FROM THE 2021 Articles,
andMysteryrat's Maze,
andTerrific Tales
SECTIONS

by Merrilee Robson



It was a small sound but enough to wake her. Enid listened, holding her body still, quietening her breath so she could hear.
What was that sound? The door, that was it, the soft snick of the latch. Someone had come in.

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Saul and Mordecai: A Short Story

IN THE December 30 ISSUE

FROM THE 2020 Articles,
andTerrific Tales
SECTIONS

by Gary Hoffman


“What are you doing?”
Saul dropped the shirt he had folded into a suitcase on the bed. “Oy. What the hell does it look like I’m doing?”
“Well, maybe a better question would have been, why are you packing? You taking a trip you didn’t tell me about?” Mordecai asked.

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Aunt Tennie: A Short Story

IN THE December 23 ISSUE

FROM THE 2020 Articles,
andTerrific Tales
SECTIONS

by Gary Hoffman


Her name was Tennie Cloer, but I always called her Aunt Tennie. Did from the first day I met her. When she would go downtown, folks called her Mrs. Cloer. One of the first things I noticed about her was how short she was and how when she wasn’t around, people referred to her as the Widow Cloer.

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by Connie Berry


Vivian Bunn frowned at the boxes and tissue paper strewn across the floor of Lady Barbara Finchley-fforde’s sitting room. Decorating Finchley Hall for the holidays used to be more a matter of deciding than actually doing the work. But since Mr. Mugg had…er, resigned, there was no one left to do it. Except Francie Jewell, of course. Francie, Lady Barbara’s cook and maid-of-all-work, would tackle anything except ironing. But if Francie were put in charge of Christmas decorations, they’d probably end up with a fake tree in the Great Hall and inflatable snowmen in the courtyard.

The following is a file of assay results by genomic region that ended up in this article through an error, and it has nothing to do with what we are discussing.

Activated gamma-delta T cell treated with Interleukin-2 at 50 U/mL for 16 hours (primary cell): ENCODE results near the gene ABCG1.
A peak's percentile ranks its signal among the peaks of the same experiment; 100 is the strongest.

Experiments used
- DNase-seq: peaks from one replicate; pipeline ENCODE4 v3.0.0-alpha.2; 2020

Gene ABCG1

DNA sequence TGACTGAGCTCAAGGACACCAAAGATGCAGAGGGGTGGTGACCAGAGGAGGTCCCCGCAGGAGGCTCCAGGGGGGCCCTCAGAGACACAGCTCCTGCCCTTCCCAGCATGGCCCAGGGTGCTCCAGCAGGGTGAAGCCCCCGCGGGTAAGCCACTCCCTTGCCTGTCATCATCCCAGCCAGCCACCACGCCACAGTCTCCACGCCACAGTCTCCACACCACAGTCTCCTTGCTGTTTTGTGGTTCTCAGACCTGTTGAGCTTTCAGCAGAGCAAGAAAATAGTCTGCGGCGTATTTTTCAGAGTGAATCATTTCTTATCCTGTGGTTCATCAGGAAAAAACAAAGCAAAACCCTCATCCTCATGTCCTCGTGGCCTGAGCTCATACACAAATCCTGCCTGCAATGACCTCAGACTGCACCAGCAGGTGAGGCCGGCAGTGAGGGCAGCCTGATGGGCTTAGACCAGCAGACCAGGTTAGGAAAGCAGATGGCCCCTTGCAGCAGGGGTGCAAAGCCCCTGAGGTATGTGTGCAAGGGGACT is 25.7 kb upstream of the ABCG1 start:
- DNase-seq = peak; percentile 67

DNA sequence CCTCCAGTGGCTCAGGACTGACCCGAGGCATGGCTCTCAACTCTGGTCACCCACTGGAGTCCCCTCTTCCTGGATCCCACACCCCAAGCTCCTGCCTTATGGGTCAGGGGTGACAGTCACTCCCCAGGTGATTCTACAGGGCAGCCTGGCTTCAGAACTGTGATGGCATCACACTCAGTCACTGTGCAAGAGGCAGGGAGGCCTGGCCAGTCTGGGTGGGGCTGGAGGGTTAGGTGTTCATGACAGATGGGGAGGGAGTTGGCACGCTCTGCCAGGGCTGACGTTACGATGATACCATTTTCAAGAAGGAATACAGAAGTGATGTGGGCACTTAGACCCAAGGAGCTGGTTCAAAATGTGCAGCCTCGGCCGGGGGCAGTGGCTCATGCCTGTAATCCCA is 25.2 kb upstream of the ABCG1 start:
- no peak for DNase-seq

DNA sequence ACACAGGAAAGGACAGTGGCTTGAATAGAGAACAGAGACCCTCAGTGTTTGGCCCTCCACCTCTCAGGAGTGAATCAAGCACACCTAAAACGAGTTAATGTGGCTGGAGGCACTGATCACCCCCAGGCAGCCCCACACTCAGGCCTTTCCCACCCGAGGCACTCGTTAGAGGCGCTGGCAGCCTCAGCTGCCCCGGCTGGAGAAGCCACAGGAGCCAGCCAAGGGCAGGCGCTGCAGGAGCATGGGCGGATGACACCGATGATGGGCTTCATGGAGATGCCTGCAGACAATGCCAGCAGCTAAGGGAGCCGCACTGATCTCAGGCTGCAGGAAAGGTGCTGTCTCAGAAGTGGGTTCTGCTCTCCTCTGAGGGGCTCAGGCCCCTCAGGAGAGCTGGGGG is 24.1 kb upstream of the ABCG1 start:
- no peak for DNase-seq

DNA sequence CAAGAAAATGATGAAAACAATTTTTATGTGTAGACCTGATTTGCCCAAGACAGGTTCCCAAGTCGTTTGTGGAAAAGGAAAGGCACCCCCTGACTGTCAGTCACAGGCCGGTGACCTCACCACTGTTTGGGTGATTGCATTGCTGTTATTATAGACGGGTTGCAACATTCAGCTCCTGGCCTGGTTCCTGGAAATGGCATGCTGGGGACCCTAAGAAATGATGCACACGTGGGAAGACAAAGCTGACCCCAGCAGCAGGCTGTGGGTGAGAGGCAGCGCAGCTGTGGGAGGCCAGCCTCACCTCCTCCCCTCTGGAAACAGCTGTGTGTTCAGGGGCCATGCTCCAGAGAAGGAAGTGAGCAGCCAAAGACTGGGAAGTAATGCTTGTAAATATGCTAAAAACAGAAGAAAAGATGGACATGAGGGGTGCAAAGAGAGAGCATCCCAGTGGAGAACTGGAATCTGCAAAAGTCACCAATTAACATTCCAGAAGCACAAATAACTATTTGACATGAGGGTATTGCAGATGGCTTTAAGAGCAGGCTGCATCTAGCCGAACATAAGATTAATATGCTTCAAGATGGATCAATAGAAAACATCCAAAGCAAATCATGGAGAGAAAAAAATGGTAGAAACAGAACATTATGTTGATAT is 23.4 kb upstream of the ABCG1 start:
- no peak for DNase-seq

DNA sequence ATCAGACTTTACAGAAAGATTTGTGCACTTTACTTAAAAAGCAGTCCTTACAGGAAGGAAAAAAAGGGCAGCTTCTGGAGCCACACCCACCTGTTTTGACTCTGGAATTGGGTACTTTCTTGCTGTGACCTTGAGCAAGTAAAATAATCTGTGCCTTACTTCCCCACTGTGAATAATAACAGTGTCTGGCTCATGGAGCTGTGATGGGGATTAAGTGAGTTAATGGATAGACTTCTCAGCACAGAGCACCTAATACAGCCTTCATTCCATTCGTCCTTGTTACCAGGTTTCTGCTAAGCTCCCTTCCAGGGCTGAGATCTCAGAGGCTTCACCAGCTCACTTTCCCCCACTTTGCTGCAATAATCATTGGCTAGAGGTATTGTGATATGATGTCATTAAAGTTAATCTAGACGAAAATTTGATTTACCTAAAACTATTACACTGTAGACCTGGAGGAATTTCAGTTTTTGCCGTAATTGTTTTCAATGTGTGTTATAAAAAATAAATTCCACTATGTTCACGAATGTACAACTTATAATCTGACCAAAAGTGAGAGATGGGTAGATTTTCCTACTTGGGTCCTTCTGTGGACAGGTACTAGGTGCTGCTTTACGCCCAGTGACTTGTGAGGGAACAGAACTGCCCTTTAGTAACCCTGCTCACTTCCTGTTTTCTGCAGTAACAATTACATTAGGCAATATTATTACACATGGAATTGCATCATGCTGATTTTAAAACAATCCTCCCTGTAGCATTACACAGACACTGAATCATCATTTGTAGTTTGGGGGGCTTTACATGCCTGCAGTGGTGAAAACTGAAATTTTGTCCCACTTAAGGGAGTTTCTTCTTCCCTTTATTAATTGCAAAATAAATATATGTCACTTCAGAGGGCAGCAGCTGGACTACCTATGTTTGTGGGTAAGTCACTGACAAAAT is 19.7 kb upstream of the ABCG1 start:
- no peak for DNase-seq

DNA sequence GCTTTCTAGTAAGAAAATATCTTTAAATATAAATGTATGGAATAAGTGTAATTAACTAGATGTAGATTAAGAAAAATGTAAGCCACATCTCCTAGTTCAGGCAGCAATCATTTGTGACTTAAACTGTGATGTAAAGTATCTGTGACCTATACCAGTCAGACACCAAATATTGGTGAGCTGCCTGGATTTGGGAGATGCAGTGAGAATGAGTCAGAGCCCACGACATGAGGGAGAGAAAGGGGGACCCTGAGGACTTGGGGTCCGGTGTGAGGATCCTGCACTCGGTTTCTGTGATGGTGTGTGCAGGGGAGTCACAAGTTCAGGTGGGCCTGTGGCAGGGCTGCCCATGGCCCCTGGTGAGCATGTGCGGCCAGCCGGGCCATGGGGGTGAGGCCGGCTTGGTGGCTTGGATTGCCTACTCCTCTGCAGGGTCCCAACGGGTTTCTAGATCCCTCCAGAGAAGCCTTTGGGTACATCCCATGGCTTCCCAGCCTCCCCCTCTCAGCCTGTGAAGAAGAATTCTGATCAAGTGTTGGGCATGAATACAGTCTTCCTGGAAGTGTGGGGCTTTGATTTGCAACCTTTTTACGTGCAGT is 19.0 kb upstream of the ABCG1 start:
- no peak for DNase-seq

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by Herschel Cozine


Not much happens here in Sheepsvale. It’s a small town, mostly farms and open space that holds little attraction for city folks. This is fine with me. Too many visitors means crime and big city trouble. As sheriff, I am perfectly satisfied to put my feet up on my desk, have a leisurely cup of coffee, and let the rest of the world go by. So when I got the call that there was trouble at the north edge of town I was a little surprised. There are only two farms in that neck of the woods: McGregor’s and Old MacDonald’s.

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by Ang Pompano


Gabby Newman crept through her backyard watching the lantern in the tent turn her brother Steven, and his friend Miles, into shadow puppets. Steven was telling the same old story of the headless ghost.

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by Margaret Mendel


Bev trusted her instincts, always had. So far she figured that’s what had kept her out of harm’s way all these years. Her mother moaned and complained about all the crazy schemes that her daughter had come up with. Though this time her mother said that none of her other ideas sounded half as ridiculous as this one. “You’ll end up a pile of bones,” were her mother’s last words as Bev closed the door behind her and descended the steps of the front porch.